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ONE IN A THOUSAND

My short story ‘One in a Thousand’ received Third Place in Issue #32 for On the Premises. Their prompt was: We challenged contestants to write a creative, compelling, well-crafted story between 1,000 and 5,000 words long in which a character (not necessarily the main character, but one important to the story) almost dies.

In the end they received 377 contest entries and chose six stories for prizes.

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GOING UNDER

This piece was originally planned to be my creative submission for a literacy unit: Reading, Writing & Criticism, but was born out of a lecture prompt: write about a near-miss event (something that could’ve been much worse). Pay attention to sensory detail.

During the lecture I decided to write about an experience where I almost had a biking accident in wet weather. I decided to approach the first part of the exercise from a realistic perspective; simply writing what happened from a first person perspective in present tense. I decided on present tense for its feeling of urgency/immediacy, as this was my memory of the near-accident. The next part of the exercise was to change the perspective. For this I decided to write from the perspective of an imaginary onlooker, and decided to also keep this in first person; something I had never attempted before (writing two, first person perspectives in a single narrative). I later decided to complete the piece by experimenting with these multiple angles in a fragmented edit. The end version isn’t 100% linear, as I wanted the reader to experience the near-miss drama (and perhaps doom) from the onlookers perspective, thereby creating more suspense with this back and forth exchange. I have attempted to separate the perspectives by using a back-slash for the onlooker and a forward-slash for the main protagonist.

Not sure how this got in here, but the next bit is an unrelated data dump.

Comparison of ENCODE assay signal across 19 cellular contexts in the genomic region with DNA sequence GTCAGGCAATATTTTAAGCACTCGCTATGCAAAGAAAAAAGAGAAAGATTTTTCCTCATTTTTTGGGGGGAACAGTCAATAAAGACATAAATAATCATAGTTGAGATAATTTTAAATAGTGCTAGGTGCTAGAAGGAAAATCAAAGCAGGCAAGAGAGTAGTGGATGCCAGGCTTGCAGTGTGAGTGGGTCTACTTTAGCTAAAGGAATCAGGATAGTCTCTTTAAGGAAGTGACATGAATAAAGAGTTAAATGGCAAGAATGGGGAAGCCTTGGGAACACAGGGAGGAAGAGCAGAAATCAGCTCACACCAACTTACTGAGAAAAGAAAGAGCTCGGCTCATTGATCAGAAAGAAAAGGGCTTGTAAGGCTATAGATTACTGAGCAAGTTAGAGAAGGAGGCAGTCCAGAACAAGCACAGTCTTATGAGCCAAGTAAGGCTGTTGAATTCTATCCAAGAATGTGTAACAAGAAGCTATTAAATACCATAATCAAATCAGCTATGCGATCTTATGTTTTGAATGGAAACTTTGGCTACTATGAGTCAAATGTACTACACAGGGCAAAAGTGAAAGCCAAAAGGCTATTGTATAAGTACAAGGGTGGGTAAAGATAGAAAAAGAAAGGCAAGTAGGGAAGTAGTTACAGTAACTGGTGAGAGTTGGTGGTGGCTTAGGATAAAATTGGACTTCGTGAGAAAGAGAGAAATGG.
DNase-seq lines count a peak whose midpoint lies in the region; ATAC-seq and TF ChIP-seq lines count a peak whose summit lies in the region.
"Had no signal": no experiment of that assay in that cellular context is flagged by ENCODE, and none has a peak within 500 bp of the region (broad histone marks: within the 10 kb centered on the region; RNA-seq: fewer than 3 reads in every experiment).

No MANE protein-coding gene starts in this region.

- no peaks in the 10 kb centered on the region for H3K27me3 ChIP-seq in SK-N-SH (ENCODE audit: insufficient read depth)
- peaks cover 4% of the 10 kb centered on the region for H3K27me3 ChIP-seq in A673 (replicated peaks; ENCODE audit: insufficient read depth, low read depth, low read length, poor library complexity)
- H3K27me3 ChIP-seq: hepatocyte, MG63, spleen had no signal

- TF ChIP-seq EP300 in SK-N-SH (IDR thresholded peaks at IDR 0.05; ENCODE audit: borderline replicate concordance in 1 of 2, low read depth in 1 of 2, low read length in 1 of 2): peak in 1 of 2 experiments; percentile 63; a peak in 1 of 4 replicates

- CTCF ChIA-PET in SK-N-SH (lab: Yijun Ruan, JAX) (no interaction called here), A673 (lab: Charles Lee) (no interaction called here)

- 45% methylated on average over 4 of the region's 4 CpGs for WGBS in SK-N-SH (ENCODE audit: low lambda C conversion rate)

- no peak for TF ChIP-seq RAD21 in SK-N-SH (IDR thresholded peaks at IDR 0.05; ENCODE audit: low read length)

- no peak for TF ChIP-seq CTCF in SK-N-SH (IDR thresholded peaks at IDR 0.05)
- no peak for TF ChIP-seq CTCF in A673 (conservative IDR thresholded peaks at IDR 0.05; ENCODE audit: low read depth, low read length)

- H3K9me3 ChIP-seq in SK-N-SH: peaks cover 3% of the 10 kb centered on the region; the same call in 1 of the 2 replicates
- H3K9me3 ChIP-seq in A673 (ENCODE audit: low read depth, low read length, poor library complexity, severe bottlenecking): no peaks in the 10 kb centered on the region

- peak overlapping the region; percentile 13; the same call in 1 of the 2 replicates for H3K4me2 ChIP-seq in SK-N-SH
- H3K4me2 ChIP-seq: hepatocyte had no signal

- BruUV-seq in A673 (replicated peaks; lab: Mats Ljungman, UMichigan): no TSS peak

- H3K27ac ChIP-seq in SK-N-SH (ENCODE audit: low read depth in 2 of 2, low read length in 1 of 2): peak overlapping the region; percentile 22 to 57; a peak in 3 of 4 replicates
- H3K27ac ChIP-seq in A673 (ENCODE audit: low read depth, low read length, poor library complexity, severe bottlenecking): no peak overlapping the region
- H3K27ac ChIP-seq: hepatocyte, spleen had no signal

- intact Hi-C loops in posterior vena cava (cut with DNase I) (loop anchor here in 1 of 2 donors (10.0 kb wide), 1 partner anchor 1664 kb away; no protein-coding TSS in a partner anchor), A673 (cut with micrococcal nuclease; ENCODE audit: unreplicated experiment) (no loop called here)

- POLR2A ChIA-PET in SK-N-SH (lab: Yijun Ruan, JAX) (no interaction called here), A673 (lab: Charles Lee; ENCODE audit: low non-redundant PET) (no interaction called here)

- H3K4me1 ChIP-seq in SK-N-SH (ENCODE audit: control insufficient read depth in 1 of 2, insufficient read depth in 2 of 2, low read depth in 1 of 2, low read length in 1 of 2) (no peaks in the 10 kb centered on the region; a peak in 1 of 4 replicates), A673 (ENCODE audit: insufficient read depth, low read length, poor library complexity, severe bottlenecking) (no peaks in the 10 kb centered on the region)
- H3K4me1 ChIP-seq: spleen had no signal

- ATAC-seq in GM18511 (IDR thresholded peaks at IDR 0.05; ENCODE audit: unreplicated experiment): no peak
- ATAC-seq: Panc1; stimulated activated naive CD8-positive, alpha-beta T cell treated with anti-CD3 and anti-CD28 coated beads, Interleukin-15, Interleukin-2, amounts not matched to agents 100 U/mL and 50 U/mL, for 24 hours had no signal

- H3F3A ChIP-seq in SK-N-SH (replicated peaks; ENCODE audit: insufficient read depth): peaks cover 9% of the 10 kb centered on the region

– Jakob


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Fear Is A Lost Little Boy on A Bus

This is another literature assignment for a unit appropriately called ‘Writing Creative Non-fiction.’ We were required to write a 1500 word immersion essay—something I had never attempted before, but I grabbed my friend Tom and we headed out into the city for a ‘night on the town’ and there I was confronted with both my agoraphobia and my lost youth. It’s not one of my best pieces but it’s well worth a read – if not for mere entertainment, as there are a few memorable characters we came across.

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The Importance of Feeling Wonder

This article has been my most popular piece written for Medium thus far. I suppose it has touched people because of its overall theme: mysteries are bigger than us. I do believe people want to feel more connected to the universe. ‘Our’ world and the societies we have built, are becoming faster, more stressful and we seem to be losing our ability to truly connect with each other in a meaningful way. Perhaps we should stop glaring down into our screens and cast our eyes up into the night sky. Who knows what we’ll discover.

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Youth Suicide: An Unnecessary Statistic

And why our healthcare system isn’t helping We had a deal. Had created a system for when she was feeling ‘under the weather.’ In fact, it was a code for when she felt suicidal, a simple text message that used a hurricane category scale system. If Grace was feeling blue but it wasn’t too serious, it was a Category 1. Winds were picking up and there might be some falling debris, but usually some music or a silly movie could calm things down. If it was a Category 2 or 3, I’d start to worry. Sometimes she’d text: Category 2 … I think, maybe worse. Definitely strong. And I’d wait to hear back, hoping her foundations wouldn’t be ripped from the earth, all the while knowing she was in a dangerous sway towards a free-fall. Often a hot chocolate and a long chat would do the trick, and I would feel a swell of relief that she was stable, calm and safe.

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